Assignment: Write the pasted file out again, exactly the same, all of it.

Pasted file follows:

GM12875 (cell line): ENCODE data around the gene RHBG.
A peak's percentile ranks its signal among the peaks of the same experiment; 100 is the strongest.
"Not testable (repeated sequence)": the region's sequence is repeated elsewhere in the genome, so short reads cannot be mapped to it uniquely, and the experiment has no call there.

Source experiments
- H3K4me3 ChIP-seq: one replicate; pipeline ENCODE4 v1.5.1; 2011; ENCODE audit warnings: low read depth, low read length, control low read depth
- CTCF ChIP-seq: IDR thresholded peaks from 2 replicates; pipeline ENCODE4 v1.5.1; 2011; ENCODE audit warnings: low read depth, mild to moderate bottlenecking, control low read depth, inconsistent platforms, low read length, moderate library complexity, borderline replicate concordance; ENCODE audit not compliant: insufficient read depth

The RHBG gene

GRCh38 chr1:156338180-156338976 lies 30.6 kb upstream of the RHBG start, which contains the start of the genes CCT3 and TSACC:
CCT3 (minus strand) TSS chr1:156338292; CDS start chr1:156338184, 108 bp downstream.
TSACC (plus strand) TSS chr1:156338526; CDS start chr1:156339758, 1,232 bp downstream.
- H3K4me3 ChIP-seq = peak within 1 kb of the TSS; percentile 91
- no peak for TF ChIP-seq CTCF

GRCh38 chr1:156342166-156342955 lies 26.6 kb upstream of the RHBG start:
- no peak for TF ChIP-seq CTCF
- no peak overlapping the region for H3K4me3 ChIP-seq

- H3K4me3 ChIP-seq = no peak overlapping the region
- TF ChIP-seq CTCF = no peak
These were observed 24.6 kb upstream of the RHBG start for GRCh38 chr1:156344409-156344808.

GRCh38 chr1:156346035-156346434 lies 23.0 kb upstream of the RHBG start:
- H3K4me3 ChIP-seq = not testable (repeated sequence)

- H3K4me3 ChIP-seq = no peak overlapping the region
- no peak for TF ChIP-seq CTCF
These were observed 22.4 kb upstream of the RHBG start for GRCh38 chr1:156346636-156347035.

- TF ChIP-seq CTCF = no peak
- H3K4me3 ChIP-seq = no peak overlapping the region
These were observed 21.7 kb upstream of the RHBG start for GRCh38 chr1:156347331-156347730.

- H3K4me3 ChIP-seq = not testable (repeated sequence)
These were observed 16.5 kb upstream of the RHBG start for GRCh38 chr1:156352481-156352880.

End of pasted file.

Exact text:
GM12875 (cell line): ENCODE data around the gene RHBG.
A peak's percentile ranks its signal among the peaks of the same experiment; 100 is the strongest.
"Not testable (repeated sequence)": the region's sequence is repeated elsewhere in the genome, so short reads cannot be mapped to it uniquely, and the experiment has no call there.

Source experiments
- H3K4me3 ChIP-seq: one replicate; pipeline ENCODE4 v1.5.1; 2011; ENCODE audit warnings: low read depth, low read length, control low read depth
- CTCF ChIP-seq: IDR thresholded peaks from 2 replicates; pipeline ENCODE4 v1.5.1; 2011; ENCODE audit warnings: low read depth, mild to moderate bottlenecking, control low read depth, inconsistent platforms, low read length, moderate library complexity, borderline replicate concordance; ENCODE audit not compliant: insufficient read depth

The RHBG gene

GRCh38 chr1:156338180-156338976 lies 30.6 kb upstream of the RHBG start, which contains the start of the genes CCT3 and TSACC:
CCT3 (minus strand) TSS chr1:156338292; CDS start chr1:156338184, 108 bp downstream.
TSACC (plus strand) TSS chr1:156338526; CDS start chr1:156339758, 1,232 bp downstream.
- H3K4me3 ChIP-seq = peak within 1 kb of the TSS; percentile 91
- no peak for TF ChIP-seq CTCF

GRCh38 chr1:156342166-156342955 lies 26.6 kb upstream of the RHBG start:
- no peak for TF ChIP-seq CTCF
- no peak overlapping the region for H3K4me3 ChIP-seq

- H3K4me3 ChIP-seq = no peak overlapping the region
- TF ChIP-seq CTCF = no peak
These were observed 24.6 kb upstream of the RHBG start for GRCh38 chr1:156344409-156344808.

GRCh38 chr1:156346035-156346434 lies 23.0 kb upstream of the RHBG start:
- H3K4me3 ChIP-seq = not testable (repeated sequence)

- H3K4me3 ChIP-seq = no peak overlapping the region
- no peak for TF ChIP-seq CTCF
These were observed 22.4 kb upstream of the RHBG start for GRCh38 chr1:156346636-156347035.

- TF ChIP-seq CTCF = no peak
- H3K4me3 ChIP-seq = no peak overlapping the region
These were observed 21.7 kb upstream of the RHBG start for GRCh38 chr1:156347331-156347730.

- H3K4me3 ChIP-seq = not testable (repeated sequence)
These were observed 16.5 kb upstream of the RHBG start for GRCh38 chr1:156352481-156352880.